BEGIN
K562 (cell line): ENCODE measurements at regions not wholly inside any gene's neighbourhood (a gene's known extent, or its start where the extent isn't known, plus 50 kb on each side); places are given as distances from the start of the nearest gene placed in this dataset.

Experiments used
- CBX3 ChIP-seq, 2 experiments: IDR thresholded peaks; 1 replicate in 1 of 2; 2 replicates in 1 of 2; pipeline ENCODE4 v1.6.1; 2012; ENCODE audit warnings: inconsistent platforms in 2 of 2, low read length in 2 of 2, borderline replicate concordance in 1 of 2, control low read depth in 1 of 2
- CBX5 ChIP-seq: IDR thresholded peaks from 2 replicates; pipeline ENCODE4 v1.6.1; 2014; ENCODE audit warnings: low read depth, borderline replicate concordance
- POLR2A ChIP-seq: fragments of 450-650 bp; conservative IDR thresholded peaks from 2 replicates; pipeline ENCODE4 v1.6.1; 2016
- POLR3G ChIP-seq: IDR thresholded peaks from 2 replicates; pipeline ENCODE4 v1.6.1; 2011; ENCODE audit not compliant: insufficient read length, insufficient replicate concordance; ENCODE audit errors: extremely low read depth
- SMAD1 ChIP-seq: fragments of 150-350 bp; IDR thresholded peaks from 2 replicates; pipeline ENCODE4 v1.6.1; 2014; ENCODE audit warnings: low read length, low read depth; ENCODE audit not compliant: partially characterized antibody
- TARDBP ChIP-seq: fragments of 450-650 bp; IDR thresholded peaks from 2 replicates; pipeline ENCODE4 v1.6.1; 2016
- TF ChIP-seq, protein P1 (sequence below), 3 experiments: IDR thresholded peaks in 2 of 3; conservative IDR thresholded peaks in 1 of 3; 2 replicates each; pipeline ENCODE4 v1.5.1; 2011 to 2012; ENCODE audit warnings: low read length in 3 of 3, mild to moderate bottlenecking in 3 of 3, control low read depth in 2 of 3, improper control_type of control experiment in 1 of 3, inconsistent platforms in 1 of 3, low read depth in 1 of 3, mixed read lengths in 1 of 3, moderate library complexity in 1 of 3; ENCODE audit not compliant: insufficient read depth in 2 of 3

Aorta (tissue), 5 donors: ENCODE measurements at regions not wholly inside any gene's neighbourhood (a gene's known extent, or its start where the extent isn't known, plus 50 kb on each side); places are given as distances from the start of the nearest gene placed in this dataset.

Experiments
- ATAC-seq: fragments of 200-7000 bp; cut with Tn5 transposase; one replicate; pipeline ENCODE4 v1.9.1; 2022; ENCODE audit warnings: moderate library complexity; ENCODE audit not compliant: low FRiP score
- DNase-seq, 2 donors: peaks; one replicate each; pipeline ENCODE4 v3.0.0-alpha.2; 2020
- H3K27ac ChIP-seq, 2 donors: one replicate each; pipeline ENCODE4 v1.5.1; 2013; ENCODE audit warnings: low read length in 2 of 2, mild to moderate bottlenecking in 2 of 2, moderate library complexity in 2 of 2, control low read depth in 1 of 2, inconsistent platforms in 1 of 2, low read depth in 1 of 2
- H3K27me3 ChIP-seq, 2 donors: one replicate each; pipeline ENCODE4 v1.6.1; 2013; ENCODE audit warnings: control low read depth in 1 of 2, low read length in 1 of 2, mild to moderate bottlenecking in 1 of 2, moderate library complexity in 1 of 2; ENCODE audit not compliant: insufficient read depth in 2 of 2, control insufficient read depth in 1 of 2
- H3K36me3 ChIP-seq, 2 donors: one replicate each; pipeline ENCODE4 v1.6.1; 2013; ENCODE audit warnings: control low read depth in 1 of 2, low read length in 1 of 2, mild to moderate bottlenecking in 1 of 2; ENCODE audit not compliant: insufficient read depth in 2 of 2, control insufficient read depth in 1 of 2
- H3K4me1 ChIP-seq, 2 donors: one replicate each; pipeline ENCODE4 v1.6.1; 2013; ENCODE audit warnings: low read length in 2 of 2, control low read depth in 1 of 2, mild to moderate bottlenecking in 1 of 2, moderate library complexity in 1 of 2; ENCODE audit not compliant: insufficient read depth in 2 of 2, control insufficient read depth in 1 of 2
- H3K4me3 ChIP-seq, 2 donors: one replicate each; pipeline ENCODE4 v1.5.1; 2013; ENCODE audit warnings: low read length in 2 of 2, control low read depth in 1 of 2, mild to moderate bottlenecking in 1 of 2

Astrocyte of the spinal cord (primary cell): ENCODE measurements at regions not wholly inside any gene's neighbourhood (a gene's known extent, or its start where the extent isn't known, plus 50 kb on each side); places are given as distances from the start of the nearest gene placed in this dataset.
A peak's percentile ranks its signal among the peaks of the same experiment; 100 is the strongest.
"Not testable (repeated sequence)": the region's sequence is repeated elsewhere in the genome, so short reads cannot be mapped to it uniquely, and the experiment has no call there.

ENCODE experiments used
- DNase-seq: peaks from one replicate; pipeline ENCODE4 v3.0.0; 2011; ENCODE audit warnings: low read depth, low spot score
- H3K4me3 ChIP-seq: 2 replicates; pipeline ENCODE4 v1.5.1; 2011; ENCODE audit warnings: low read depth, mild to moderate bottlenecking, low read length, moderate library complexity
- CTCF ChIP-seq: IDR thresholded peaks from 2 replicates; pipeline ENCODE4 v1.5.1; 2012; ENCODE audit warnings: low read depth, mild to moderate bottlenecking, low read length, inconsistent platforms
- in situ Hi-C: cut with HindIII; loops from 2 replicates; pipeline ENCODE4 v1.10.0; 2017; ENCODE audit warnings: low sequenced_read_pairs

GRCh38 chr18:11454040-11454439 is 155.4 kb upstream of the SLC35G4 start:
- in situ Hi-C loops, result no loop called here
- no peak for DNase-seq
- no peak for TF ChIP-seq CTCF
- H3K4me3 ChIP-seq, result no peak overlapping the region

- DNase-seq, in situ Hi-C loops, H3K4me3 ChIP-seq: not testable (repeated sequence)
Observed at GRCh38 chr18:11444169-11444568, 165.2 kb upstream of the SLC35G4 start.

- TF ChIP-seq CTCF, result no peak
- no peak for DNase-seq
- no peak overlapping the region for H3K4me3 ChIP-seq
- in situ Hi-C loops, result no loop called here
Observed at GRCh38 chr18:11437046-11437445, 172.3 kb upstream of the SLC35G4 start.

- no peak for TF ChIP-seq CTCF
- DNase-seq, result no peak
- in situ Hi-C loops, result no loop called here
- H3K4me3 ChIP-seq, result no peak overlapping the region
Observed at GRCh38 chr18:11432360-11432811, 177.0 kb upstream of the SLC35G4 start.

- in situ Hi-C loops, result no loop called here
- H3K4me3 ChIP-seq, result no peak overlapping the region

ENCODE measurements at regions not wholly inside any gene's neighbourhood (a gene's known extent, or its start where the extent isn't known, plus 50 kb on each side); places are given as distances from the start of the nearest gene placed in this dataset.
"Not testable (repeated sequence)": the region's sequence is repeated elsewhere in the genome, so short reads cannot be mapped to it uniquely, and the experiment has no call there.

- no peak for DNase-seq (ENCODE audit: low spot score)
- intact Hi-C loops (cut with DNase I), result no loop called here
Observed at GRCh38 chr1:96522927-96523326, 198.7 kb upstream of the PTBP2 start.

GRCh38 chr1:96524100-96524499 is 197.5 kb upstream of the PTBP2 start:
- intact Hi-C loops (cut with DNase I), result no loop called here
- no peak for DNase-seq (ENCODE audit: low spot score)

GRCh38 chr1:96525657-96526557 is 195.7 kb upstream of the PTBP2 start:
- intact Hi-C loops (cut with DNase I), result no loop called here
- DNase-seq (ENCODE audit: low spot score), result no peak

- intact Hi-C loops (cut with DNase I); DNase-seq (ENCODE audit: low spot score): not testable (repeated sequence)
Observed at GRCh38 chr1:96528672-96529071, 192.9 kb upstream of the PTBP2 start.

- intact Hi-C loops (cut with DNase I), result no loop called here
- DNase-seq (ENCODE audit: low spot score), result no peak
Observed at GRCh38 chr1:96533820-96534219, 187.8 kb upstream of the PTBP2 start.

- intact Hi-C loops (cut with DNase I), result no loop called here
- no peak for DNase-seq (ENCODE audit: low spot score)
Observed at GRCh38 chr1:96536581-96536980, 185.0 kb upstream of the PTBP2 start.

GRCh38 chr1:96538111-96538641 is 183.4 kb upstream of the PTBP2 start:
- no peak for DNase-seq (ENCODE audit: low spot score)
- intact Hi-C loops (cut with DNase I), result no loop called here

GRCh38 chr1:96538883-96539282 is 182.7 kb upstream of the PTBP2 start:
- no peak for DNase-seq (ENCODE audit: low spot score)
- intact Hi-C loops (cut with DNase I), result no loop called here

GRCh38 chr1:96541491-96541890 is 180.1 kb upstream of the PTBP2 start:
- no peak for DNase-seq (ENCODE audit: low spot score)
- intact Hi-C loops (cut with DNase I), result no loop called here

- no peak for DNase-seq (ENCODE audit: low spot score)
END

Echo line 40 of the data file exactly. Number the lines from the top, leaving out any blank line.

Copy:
- DNase-seq, result no peak